Workplace Doctor: Suggestive emails by colleague are seriously inappropriate

How do I tackle a male colleague’s unwanted suggestive emails in the office?

Powered by automated translation

A male colleague has been sending me suggestive emails in the office. Because he is one of the managers, I replied to a couple but this seemed to only escalate the situation. I want the emails to stop. Ignoring them completely is difficult since I work directly with this man – what can I do? I don't want to involve HR as that only seems to make issues more serious than they actually are. MN, Dubai

First of all this is unprofessional behaviour from a senior manager. It is also unfortunate that you have replied to some of his emails because he may now feel his advances are justified. The fact that someone feels they can get away with this is truly unacceptable, it shows a lack of respect for you and for the organisation. Often in the workplace these situations are laughed off or overlooked, but for many like you this is no laughing matter.

I can understand you are finding it difficult to ignore these emails as you work directly with this person, but do not reply to any more of them, and keep a record of those that are sent to you both privately and in your work email account. Replying not only fails to stop his unwanted advances but leaves you open to his misinterpretation. He may be reading your words in a different way than you intend; probably using it as a way to further massage his already inflated ego. I imagine you feel uncomfortable and I do believe that something needs to be done, especially if his behaviour is beginning to affect your work.

At the moment you do not want to involve HR, but if you do not take steps to manage the situation yourself you must consider this option, or speak to another member of management you trust. If the advances continue, then appropriate channels must be followed.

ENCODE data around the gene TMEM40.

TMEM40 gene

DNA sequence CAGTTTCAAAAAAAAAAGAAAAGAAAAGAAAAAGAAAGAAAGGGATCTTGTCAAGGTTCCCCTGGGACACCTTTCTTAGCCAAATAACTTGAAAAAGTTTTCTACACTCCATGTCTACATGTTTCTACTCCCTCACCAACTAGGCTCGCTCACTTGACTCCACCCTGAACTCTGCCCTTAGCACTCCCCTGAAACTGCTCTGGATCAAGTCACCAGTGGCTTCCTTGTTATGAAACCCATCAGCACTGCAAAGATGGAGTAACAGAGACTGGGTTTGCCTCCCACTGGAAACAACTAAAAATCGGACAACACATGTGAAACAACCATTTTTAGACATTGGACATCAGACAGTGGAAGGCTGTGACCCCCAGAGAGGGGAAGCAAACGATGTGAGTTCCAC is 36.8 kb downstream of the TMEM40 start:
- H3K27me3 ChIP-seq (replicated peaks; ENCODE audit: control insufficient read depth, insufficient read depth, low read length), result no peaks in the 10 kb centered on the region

In the meantime, if you wish to try to have this conversation with him yourself, take some real consideration over your approach. Firstly, make it clear that this conversation is relating to you not feeling comfortable with the emails he has sent. Ensure this chat takes place in a part of the office where you can be seen by others, and I would also strongly consider telling a trusted colleague you are having this conversation – both precautions in case his behaviour changes for the worse. It is important for you to manage impressions and make sure he does not feel that you simply want his attention, and an impartial witness present may be useful in backing you up on this if you have to go to HR in the future.

It is important you prepare what you want to say and how you want to say it, making sure it is clear and to the point, leaving no space for interpretation. Write down what you want to say, keep a copy of it, and then send him the minutes of your conversation over email after it has happened. You must make sure he knows how seriously you are taking this, and that you have a written record for future reference. Think about what you know about him and his personality; how is he likely to react? He may think it is fine to act in this way in the office, or perhaps he genuinely believes his advances are warranted. Either way, you need to communicate assertively and clearly that it needs to stop, and if it does not you will discuss with HR or management.

You may feel this conversation could affect your job, or he could make life difficult for you, but doing nothing is not helping. It is important that even though he is senior to you, you maintain an adult to adult conversation – provide the professionalism he so obviously lacks.

Doctor's prescription:

Let him know what you’re thinking and how it is making you feel, he may realise the effect he is having on you. Ask him some questions about the situation (for example: do you feel it is OK to send these kind of emails or speak to a colleague like that?) and check if he shows any empathy. While you should be prepared for him to be defensive, confrontational or even to ignore your request altogether, the mention of speaking to HR or management should be enough to stop his emails.

However, if nothing changes after this conversation it will be even more important for you to back up your words with actions. Keep in mind if he gets away with this he may continue with you and even worse with other colleagues.

Alex Davda is a business psychologist and consultant at Ashridge Business School, based in the Middle East. Email him at for advice on any work issues.

Follow The National's Business section on Twitter